“I have no idea. I didn’t have time to see what the fuss was about when I had somewhere to be, although I saw this woman get pushed down by her own child, a small boy, and it was ridiculous. Why on earth anybody allows their children to behave so appallingly is beyond me.”

 

“You would have been a strict dad, hey?” Fuck. How stupid of me. I looked down at the old burning gas fire. Even the roaring flames behind the glass cover seemed to be angry at me. “I…I didn’t mean to-”

 

“No, it’s alright. You were referring to my son…Tom. I held him for just ten weeks of his life.”

 

“Did he die?”

 

“…Not exactly, no, he was taken by some madman right after he was born. Susan was injured in the same attack. I left her and Tom in the park for a little while and when I returned…she needed an ambulance and she now blames me for not running after him but they were gone so quick…it was very foggy that day.”

 

I met his gaze, though it was uncomfortable. I tried to look sympathetic. “I’m sorry. I shouldn’t have brought it up.” His pain didn’t exactly show on his features but his voice did hint at it.

 

“Susan will be extremely upset if she knows you know. You will not tell her about this, d’ you see?”

 

Robert turned his whole body away from me gathering the documents into a neat pile – tapping them twice on his lap to align the edges. I got the impression he could not finish reading them after our private talk. He sniffled placing the documents down on the floor beside his cup. He held back his tears, I should imagine, for the sake of his pride. I suspected that he was about to get up…and his need for someone at this moment presented me with an enticing opportunity to exact revenge on his wife. Her unfaithful actions were punishable in my eyes. My cute shape, my youthful face which he complimented as being lovely would be my lures. If maybe I could even the score. I wanted to, for him.

 

 

“Don’t cry, Robert.” I shuffled over to him. His legs were apart. The back of his hand lay awkwardly on his thigh. Now was my chance. Robert turned towards me when I touched it with tenderness. His pensive grey eyes threatened to spill their tears. Perfect. I was the impending jaguar and he was my vulnerable target.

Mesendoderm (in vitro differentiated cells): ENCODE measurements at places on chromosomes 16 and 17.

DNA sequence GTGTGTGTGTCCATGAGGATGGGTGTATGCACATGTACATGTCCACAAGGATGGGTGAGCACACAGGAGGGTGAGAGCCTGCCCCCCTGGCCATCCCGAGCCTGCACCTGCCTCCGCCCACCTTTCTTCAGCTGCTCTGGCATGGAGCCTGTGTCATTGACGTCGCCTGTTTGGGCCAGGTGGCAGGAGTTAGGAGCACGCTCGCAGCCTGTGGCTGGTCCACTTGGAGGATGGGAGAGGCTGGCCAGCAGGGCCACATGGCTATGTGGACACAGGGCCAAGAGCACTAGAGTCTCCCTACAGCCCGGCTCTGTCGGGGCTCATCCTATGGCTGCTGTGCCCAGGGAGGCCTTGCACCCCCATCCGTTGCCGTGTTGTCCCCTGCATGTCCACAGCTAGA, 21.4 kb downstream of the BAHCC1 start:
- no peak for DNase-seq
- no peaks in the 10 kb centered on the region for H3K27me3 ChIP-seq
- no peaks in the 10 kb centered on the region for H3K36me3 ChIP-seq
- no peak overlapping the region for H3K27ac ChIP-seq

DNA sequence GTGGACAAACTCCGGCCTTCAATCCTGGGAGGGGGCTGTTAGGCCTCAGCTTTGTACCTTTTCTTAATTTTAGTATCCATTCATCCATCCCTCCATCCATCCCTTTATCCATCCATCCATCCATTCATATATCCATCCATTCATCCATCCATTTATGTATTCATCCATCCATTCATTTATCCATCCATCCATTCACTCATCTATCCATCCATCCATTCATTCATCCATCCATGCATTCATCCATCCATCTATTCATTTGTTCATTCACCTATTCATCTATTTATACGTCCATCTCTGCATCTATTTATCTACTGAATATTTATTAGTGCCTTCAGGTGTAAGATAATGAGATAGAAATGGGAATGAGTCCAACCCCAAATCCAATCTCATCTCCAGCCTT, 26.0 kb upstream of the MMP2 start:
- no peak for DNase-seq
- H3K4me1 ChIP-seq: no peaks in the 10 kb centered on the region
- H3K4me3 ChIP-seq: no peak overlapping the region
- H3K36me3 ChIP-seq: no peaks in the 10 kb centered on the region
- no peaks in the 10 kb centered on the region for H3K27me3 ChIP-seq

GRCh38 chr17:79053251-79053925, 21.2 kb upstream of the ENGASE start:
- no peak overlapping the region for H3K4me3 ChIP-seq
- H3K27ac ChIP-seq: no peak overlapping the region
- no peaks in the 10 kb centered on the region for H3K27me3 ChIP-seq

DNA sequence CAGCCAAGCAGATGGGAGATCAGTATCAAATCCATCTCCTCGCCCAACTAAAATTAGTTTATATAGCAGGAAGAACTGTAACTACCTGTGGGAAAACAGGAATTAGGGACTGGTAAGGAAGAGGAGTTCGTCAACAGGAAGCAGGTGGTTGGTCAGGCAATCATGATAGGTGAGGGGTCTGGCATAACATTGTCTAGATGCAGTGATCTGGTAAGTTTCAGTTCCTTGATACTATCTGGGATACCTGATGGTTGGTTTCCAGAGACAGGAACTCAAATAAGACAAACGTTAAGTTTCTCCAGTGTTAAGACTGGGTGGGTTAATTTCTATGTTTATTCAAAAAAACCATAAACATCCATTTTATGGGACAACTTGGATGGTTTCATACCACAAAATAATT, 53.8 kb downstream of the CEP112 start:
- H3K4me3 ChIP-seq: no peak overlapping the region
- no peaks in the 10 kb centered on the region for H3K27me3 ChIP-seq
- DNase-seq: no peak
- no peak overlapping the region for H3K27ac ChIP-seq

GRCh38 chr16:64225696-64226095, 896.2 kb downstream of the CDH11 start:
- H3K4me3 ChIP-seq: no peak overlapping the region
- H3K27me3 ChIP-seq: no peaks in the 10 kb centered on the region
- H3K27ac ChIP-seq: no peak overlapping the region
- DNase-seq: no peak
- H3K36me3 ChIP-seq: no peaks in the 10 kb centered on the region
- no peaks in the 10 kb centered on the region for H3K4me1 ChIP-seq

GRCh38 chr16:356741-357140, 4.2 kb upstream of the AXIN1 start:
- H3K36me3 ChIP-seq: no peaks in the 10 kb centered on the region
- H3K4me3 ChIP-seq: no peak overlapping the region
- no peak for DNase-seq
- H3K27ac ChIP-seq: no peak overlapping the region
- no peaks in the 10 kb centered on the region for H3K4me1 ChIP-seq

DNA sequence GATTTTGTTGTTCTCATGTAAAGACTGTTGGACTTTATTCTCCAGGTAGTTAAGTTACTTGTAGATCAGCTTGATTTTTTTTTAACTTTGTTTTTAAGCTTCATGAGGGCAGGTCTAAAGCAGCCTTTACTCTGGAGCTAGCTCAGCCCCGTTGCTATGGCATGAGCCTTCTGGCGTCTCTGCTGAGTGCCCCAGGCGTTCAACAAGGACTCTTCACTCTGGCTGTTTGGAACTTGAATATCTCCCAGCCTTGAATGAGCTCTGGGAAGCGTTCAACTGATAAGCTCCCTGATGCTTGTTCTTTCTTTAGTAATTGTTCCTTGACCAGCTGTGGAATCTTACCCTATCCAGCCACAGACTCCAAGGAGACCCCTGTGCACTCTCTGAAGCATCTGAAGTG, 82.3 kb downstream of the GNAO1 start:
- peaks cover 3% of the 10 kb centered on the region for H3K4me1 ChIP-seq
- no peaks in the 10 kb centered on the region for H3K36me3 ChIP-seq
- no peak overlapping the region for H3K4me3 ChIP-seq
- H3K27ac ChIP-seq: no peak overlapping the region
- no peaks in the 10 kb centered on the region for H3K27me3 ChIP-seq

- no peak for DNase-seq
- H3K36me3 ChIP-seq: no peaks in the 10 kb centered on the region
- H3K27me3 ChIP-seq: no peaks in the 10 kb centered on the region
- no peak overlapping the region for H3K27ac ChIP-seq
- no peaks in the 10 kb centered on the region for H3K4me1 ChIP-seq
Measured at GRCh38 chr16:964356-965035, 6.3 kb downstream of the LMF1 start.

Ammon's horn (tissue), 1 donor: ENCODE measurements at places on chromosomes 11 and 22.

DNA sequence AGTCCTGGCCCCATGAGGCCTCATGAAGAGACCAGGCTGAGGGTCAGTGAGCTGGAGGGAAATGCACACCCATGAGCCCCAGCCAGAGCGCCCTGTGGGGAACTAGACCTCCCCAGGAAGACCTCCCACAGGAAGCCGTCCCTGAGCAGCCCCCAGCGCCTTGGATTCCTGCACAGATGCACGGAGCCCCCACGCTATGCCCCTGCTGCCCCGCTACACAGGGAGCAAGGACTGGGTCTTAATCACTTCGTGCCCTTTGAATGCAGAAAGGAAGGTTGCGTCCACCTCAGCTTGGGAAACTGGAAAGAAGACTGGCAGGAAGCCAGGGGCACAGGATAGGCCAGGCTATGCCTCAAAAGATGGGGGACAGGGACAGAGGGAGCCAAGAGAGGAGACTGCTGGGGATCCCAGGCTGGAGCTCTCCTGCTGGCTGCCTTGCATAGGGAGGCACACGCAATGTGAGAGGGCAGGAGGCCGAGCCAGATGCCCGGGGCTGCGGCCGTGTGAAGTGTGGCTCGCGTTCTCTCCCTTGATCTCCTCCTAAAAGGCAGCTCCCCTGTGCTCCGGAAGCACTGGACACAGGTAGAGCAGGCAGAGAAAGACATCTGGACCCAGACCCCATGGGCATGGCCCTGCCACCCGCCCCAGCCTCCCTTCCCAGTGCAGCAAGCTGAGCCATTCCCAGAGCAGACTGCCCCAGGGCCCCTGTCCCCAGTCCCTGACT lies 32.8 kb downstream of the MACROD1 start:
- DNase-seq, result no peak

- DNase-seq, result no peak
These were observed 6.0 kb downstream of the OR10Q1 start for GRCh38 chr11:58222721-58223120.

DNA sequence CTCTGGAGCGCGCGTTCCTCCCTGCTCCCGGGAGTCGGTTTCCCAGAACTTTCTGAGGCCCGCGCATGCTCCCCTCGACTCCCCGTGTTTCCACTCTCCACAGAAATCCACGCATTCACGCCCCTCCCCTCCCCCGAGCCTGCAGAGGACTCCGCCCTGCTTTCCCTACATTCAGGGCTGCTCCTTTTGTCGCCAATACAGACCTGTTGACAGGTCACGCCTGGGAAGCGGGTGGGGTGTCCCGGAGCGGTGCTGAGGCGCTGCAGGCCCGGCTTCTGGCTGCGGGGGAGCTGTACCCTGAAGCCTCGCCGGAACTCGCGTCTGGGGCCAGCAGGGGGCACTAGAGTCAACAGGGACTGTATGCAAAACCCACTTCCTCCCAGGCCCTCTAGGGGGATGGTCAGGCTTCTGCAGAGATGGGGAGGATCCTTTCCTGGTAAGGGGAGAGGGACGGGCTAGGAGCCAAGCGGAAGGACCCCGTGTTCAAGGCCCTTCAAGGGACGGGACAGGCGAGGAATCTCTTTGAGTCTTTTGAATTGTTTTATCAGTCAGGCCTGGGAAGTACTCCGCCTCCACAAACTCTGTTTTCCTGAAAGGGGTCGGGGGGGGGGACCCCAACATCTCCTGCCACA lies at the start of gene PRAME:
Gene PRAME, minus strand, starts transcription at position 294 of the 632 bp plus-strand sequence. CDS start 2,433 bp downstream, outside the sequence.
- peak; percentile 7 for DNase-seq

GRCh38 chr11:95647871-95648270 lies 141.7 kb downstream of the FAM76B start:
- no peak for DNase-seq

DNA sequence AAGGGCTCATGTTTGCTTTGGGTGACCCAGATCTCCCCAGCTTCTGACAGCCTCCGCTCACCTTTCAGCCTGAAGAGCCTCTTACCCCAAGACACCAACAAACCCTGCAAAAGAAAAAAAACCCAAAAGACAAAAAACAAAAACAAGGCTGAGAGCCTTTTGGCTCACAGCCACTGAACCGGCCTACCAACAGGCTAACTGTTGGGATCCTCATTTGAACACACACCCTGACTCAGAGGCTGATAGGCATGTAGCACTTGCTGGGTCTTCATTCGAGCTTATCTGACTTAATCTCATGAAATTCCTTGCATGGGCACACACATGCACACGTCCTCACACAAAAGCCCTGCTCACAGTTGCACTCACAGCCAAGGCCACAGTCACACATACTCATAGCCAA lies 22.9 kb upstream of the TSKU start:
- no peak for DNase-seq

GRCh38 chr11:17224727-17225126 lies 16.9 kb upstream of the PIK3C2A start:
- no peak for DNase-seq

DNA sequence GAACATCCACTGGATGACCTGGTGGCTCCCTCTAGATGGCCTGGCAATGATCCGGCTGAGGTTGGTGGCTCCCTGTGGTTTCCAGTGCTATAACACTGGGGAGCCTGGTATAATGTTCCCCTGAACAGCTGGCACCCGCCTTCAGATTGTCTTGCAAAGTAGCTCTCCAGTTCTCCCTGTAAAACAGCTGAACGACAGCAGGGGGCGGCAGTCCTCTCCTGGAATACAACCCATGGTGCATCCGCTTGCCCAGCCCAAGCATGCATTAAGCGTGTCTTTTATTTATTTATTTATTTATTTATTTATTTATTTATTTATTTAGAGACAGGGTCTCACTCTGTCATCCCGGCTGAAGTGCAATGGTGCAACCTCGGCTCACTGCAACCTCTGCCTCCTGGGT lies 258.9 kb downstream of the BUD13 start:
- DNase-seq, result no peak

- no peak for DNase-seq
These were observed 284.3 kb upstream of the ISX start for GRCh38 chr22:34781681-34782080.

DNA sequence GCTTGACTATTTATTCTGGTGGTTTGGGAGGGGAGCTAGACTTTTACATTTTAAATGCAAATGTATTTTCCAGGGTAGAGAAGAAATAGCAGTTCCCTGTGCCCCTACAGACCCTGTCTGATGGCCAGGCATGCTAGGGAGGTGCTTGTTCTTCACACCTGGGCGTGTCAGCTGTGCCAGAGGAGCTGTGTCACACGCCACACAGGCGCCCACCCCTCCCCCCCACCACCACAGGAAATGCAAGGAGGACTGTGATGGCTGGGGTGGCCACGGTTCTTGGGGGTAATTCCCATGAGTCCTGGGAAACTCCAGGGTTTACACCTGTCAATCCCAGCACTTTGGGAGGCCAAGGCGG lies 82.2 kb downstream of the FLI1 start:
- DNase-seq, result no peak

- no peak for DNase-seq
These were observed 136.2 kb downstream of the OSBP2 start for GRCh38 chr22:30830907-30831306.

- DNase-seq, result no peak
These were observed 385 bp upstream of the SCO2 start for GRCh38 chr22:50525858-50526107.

Instructor Response

Hi Vanessa—

Good work.  My comments are in text.  And thanks for submitting.

 

Robert called from the living room. “I’ve been lonely…come and say hello to me.” His voice carried a deep tone with the softness comparable to silk.  Maybe try “silky softness”.  Stylistically, look to say something with fewer words as long as the meaning or effect doesn’t change.  Here it could seem too wordy to many.

 

I smiled, of course not so that he could see. I came invited into his personal space. He sat on the sofa; his back a little slouched and with one leg crossed over the other. Documents of some kind rested on his lap, reading glasses were pressed against his face. His gentle grey eyes were right where I wanted them to be – drawn to my bare thighs as my choice of designer clothing was provocative by virtue of their design: black socks with significant length, tied above the knees with elasticated (I think elsatic is the right word) baby-blue ribbons. These things coupled with a longish knitted cardigan which came just passed my bum.

 

His gaze broke from its captivity and reached for (found?) my face the moment I stood close enough to make him seem like a pervert, had he continued. “Hi Robert, how are you?”

 

“Better,” he said.  Dialogue is tricky.  Even though in reality it is exactly what a person might say, in prose it can sound like “fill”, that is, something that doesn’t have any real purpose other than to fill the void of answering the question.  In this instance, using “Better” is a missed opportunity for your storytelling.  “He said nothing,” would be better; that would pose a question as to what is his mood.  Or you could have him say “Well aren’t you a little angel for asking.”  He’d be coming on to her and the reader would learn more about him.  Or he might say, “You don’t care how I am.  You wouldn’t care if I was about to die.”  He’s crusty now, maybe testing here true intention, checking out if she’ll deny, etc.  Here is a reference.